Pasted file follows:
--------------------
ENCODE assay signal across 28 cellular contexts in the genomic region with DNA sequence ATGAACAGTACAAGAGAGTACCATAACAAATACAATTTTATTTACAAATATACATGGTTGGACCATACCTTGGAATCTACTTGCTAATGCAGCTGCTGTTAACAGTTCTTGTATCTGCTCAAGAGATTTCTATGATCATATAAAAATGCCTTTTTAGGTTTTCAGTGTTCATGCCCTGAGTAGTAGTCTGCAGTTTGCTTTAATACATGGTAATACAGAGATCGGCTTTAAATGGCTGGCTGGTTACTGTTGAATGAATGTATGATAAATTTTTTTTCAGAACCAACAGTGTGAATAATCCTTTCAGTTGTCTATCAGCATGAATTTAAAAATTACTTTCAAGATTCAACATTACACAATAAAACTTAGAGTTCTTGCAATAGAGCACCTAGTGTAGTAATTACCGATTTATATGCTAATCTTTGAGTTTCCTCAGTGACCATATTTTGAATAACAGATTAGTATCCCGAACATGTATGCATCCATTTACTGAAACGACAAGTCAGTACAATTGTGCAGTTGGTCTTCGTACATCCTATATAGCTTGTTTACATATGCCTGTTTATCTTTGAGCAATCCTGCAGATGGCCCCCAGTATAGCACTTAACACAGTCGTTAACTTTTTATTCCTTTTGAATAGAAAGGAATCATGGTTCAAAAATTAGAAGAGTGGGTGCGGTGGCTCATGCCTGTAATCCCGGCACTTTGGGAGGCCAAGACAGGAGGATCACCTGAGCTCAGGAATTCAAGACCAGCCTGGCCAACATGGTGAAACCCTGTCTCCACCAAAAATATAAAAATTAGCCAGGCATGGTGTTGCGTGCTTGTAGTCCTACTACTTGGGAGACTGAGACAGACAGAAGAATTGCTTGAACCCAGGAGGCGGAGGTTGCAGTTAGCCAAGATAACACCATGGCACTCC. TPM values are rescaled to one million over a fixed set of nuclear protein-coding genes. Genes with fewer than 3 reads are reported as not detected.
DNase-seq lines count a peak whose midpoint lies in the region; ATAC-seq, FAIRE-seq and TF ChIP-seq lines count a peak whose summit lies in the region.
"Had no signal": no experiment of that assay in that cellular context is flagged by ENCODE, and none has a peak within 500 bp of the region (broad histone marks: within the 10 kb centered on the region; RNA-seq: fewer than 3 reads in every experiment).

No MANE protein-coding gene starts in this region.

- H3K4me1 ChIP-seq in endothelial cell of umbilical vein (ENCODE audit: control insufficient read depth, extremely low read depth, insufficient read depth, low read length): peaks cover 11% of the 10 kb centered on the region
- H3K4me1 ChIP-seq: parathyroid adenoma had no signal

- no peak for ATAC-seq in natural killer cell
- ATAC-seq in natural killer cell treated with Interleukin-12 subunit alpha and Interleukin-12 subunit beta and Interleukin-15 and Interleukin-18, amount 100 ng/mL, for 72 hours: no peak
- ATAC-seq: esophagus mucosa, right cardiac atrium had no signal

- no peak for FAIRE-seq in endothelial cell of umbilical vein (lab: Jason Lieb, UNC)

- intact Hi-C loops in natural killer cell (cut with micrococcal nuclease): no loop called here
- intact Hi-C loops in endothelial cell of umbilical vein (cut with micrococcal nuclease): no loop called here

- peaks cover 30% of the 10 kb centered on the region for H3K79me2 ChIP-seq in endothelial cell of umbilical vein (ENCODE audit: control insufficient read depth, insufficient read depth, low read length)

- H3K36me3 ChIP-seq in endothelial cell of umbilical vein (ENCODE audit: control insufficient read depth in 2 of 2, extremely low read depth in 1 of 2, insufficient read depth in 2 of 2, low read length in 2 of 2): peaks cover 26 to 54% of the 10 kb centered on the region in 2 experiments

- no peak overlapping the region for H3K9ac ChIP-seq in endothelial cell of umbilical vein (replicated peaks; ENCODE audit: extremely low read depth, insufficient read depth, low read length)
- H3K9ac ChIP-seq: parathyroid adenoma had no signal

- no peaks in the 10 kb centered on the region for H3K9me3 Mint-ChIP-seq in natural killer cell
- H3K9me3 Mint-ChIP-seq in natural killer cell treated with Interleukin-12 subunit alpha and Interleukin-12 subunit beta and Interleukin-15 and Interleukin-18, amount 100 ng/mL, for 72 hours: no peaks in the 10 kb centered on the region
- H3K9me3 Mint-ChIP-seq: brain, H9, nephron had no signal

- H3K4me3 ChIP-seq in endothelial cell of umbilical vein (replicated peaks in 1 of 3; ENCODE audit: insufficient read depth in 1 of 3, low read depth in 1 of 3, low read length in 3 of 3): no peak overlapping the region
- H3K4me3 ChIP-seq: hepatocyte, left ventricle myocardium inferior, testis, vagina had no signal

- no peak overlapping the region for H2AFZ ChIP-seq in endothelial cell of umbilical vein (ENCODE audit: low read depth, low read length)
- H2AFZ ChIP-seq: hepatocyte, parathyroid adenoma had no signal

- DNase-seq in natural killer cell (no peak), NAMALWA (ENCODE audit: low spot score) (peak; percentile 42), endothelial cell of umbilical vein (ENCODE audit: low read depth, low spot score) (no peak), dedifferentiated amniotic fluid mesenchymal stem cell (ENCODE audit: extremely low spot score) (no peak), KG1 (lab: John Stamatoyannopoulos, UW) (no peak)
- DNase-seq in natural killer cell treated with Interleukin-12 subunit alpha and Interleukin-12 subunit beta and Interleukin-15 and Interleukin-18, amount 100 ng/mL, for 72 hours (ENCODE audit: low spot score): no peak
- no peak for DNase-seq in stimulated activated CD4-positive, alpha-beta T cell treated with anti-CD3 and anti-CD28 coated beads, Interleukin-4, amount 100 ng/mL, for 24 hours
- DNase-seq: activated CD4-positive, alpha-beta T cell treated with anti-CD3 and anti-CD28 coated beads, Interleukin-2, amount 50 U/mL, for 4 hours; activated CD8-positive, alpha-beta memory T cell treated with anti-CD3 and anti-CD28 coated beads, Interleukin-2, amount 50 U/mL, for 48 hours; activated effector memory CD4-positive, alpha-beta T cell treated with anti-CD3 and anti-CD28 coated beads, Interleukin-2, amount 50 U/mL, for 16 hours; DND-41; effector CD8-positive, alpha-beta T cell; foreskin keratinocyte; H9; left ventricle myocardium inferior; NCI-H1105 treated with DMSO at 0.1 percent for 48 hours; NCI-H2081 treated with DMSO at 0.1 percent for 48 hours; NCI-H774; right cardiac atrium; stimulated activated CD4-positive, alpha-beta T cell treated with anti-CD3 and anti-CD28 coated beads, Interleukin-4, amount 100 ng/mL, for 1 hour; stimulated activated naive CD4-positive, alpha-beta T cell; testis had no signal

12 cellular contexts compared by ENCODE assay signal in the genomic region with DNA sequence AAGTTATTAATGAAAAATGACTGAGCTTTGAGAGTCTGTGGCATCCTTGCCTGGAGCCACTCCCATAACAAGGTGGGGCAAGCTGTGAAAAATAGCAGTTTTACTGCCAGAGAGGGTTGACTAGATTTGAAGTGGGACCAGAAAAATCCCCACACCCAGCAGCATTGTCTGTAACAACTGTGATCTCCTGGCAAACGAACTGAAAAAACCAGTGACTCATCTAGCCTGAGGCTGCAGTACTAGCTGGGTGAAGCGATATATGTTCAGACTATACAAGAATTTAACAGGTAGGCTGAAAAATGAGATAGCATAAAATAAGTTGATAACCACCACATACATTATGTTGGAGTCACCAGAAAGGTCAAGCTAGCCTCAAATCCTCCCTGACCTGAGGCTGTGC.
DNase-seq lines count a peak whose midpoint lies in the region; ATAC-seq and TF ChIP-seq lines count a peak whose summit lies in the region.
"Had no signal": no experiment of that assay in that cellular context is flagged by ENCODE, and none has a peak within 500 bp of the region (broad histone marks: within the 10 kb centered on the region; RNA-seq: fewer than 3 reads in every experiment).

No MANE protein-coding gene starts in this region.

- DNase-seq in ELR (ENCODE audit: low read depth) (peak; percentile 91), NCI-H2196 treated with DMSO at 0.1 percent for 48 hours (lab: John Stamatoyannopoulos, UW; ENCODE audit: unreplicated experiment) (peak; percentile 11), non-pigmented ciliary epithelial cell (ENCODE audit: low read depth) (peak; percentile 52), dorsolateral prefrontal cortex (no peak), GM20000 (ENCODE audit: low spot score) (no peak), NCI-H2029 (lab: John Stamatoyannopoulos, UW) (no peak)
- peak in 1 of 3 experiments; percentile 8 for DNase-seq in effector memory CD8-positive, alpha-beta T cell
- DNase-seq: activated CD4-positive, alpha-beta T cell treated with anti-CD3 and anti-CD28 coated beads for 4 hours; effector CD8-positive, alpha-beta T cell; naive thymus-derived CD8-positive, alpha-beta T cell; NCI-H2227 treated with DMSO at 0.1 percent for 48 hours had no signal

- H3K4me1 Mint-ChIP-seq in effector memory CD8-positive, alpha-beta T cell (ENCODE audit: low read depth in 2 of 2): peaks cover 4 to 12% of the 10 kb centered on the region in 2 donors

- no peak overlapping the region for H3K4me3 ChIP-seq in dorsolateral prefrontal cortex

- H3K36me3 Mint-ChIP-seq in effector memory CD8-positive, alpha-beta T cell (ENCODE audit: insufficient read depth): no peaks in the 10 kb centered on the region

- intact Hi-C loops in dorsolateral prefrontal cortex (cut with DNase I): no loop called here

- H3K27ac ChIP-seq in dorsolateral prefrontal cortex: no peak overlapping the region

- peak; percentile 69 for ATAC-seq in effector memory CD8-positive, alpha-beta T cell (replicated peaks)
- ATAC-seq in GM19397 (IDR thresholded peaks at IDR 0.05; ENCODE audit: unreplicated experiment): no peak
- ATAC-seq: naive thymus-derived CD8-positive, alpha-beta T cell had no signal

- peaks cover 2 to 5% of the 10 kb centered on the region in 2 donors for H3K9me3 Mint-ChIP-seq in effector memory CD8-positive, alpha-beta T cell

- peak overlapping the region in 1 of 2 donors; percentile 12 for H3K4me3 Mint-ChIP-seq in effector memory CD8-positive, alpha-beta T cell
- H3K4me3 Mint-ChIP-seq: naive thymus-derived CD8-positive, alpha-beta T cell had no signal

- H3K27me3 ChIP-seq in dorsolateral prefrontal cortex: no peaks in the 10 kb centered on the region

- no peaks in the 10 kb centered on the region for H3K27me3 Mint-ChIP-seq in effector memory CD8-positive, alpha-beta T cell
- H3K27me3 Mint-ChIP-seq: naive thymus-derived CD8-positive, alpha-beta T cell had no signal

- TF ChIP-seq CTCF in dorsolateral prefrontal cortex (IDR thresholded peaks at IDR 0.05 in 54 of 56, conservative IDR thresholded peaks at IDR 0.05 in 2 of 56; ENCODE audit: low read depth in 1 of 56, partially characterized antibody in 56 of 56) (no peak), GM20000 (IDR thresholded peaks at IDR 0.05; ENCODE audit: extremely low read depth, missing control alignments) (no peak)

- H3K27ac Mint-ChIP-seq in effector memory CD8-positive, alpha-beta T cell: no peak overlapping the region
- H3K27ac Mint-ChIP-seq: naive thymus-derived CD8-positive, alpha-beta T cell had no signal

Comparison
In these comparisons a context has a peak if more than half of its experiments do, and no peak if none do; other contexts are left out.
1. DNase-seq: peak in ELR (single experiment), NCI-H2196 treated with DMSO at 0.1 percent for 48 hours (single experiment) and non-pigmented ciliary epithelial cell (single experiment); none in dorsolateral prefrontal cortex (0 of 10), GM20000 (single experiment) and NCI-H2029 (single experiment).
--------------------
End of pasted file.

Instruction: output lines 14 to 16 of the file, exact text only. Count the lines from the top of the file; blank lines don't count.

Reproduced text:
- H3K36me3 ChIP-seq in endothelial cell of umbilical vein (ENCODE audit: control insufficient read depth in 2 of 2, extremely low read depth in 1 of 2, insufficient read depth in 2 of 2, low read length in 2 of 2): peaks cover 26 to 54% of the 10 kb centered on the region in 2 experiments

- no peak overlapping the region for H3K9ac ChIP-seq in endothelial cell of umbilical vein (replicated peaks; ENCODE audit: extremely low read depth, insufficient read depth, low read length)
- H3K9ac ChIP-seq: parathyroid adenoma had no signal